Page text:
In Review: The Flash #37

This is how super hero comics should make you feel: alive, thrilled, inspired, and hungry for more.

The covers: A pair of covers, each with their own Flash featured. The Main cover is by Brett Booth, Norm Rapmund, and Andrew Dalhouse. It shows the Future Flash, not a good guy, being zapped by an unseen foe whose hands are glowing with yellow energy that is making him transparent. I really like the pose of the Flash being upside down, showing the reader that he’s getting hit so hard it’s flipping him over. The coloring by Dalhouse is particularly strong, as the strength of the energy flying around is practically leaping out of the image. The Variant cover is the one I had to buy because it’s by Darwyn Cooke. I’ve enjoyed all the horizontal covers he’s done this past month at DC and I really like the 1960s look to them. This one has the Flash racing a car, that resembles the Mach 5, a jet, and a speedboat. He looks so confident as his arm crosses the finish line first. Outstanding! Overall grades: Main A and Variant A+

The story: I’ve been looking forward to this story from Robert Venditti & Van Jensen because of last issue’s time mash-up and the title only heightens my expectations: “The Savage World of the Speed Force!” Accompanying Selkirk, his rescuer from last issue, Barry gets into the last human settlement on the island, where his powers don’t work and the laws of the time don’t exist. Just as Selkirk says he might be able to help Barry regain his powers, a cry goes up that raiders are approaching. Before it can be shown why the trapped humans built the walls of the outpost so thickly, the story moves to Central City, in the time readers are used to seeing. Iris has gotten a tip about something sinister and goes to discover if her source was being truthful. What she discovers will help her career, but put her at the top of Director Singh’s causes of headaches. This was a good way to keep Iris in readers’ minds as the story follows the Future Flash posing as the present’s Barry Allen and how different he is from the incorruptible Barry fans are familiar with. As the story progresses, Patty starts to get warning signs about this Barry, but is so overcome by his affection overlooks these omens. Back in the Speed Force, Barry has to help defend the fort without his powers, and does so in a very awesome way. That pretty much sums up this issue–awesome. I love the Speed Force environment and how Barry is trying to contribute without his abilities. The last three pages tease an upcoming villain. Absolutely fun reading. Overall grade: A

The art: I’ve always had a soft spot in my heart for Marvel Comics’ Ka-Zar from the 1980s. There’s something that’s just cool about a hero who’s stuck in the jungle doing battle with dinosaurs and fantasy creatures. This issue goes there with the story and penciller Brett Booth and inker Norm Rapmund bringing it to life. The opening splash page with the ginormous tree-fort, the monkeys, and the dinosaurs instantly transport readers to this place of fantasy. The design of Selkirk is terrific, who’s a cross between lost time traveler and Steampunk. I was already in love with this setting and then Page 10 pushed me over the top. What an entrance that’s absolutely worthy of a full paged splash. The action that comes from these characters’ arrival is wonderful. Page 14 is just as cool as things can get for a hero with no super powers. Wow! It’s beautiful! The real world of Central City is just as lavish, with Iris’s discovery on Page 4 shocking with it being as powerful as it can be without the gore. You’ll imagine you’re seeing more than you are, but you’re seeing enough. I swear I could smell that image. Yuck! Future Barry is drawn so stern I was expecting him to be exploding at any moment, and that’s exactly how a reader should feel looking at him and his body language. Excellent visuals. Overall grade: A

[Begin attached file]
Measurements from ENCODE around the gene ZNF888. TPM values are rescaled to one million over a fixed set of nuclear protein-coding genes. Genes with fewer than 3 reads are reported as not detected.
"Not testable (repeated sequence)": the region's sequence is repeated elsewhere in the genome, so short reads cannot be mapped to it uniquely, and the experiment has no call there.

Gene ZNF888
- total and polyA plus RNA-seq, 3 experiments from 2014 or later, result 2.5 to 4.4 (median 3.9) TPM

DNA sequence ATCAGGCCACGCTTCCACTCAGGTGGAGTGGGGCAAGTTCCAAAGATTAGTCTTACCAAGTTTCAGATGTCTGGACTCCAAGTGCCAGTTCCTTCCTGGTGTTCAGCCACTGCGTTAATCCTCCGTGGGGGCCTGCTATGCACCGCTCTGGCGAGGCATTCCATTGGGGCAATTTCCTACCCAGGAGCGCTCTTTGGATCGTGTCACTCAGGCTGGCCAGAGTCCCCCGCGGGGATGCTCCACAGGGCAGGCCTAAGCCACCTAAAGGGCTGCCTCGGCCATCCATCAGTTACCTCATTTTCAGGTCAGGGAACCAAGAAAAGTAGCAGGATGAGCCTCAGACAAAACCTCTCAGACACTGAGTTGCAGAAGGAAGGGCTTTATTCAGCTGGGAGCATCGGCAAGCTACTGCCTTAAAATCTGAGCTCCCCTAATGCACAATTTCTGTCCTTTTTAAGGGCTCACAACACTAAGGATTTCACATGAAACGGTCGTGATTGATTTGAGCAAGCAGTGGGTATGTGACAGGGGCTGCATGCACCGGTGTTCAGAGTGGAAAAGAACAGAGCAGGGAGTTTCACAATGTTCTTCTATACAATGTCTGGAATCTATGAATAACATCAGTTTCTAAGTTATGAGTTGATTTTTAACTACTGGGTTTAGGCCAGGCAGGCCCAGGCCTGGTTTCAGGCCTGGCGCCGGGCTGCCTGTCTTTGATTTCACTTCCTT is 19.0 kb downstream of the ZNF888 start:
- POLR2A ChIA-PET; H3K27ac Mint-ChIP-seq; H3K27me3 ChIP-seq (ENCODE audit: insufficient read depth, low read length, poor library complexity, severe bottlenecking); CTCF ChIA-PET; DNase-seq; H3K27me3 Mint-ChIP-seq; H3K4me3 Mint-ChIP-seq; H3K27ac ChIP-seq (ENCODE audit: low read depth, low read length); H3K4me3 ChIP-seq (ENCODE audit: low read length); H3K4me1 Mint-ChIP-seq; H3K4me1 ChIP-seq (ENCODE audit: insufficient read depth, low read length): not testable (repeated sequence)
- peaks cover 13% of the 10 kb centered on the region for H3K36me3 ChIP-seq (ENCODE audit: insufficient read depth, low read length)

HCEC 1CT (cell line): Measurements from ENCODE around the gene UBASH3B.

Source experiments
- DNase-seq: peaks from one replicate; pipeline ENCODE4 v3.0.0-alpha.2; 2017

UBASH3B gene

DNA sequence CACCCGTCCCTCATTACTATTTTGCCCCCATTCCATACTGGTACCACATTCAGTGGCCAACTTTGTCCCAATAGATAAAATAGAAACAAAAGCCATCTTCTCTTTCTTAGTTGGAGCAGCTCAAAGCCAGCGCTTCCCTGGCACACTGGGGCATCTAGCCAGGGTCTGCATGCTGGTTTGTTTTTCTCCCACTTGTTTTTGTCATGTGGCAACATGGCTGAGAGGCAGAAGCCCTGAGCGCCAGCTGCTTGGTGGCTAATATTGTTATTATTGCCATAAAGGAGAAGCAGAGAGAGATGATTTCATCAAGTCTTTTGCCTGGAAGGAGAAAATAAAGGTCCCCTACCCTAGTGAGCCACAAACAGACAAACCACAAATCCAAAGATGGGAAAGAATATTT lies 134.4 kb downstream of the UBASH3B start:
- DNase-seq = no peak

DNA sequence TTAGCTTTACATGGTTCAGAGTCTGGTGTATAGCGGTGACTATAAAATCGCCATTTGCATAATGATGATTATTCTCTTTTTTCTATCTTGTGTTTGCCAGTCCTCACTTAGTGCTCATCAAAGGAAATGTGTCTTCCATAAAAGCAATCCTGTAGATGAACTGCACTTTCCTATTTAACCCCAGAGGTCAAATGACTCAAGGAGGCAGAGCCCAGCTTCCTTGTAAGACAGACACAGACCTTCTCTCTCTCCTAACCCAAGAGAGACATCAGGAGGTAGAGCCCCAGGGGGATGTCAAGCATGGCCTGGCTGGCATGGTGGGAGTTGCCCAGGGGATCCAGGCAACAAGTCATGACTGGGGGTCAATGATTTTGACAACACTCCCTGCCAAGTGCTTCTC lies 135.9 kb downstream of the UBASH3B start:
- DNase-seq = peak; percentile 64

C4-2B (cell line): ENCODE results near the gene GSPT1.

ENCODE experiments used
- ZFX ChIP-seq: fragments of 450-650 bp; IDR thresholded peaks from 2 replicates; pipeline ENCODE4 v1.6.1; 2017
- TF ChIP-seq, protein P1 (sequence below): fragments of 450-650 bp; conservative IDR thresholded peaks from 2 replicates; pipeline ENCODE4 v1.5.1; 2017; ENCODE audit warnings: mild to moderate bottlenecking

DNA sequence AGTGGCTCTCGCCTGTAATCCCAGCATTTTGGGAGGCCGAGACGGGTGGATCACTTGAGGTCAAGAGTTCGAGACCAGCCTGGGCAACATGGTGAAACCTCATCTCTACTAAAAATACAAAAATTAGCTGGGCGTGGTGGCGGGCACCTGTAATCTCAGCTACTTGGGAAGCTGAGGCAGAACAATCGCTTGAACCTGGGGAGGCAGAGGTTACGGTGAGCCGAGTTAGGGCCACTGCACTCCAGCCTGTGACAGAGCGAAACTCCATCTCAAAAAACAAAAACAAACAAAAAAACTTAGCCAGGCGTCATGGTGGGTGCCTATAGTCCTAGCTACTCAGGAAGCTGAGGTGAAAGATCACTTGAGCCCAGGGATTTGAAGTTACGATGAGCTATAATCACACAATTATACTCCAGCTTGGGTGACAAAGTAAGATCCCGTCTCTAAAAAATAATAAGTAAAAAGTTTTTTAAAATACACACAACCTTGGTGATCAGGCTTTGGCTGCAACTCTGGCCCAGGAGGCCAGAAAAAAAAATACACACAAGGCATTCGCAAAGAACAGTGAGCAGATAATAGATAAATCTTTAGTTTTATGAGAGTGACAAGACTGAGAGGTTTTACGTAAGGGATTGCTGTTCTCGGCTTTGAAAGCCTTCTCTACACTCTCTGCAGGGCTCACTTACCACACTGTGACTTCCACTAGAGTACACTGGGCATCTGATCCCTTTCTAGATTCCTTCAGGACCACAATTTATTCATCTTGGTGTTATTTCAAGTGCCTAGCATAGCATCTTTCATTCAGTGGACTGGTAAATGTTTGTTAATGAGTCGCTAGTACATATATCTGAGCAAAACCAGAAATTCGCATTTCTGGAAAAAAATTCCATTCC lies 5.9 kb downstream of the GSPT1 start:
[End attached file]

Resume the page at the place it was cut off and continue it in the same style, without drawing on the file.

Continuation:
The colors: Helping this book look as lush as it can be are the colors by Andrew Dalhouse. The last outpost of human civilization within the Speed Force is as primitive as I’d hoped it would be: a wooden fortress set among a grassy plane, all before some distant pink mountains. The arrival of the invaders mark a stark change in colors with metals brilliantly highlighting the color scheme. The gun blast on 11 is powerful in reds, oranges, and yellows. I thought it was pretty smart of Dalhouse to leave the background white during this moment to make the blast more powerful and make the running figure at the bottom seem smaller compared to the creature receiving the weapon’s wrath. Page 14 is awesome in red with the light brown smoke wisping about. Central City is also slick, with Page 4 being a textbook example of how to create light in the darkness when a character uses a flashlight in a tight space. Dalhouse is on top of his game. Overall grade: A

The letters: The sensational Dezi Sienty provides scene setting, opening title and credits (and I love that story title’s font!), dialogue, yells, sounds, and screams. His CLOPs will have readers wondering what’s going on with the last three pages. Terrific work. Overall grade: A 

The final line: This is how super hero comics should make you feel: alive, thrilled, inspired, and hungry for more. Recommended. Overall grade: A

Patrick Hayes was a contributor to the Comic Buyer's Guide for several years with "It's Bound to Happen!" and he's reviewed comics for TrekWeb and TrekCore. He's taught 8th graders English for 20 years and has taught high school English for five years and counting. He reads everything as often as he can, when not grading papers or looking up Star Trek, Star Wars, or Indiana Jones items online.
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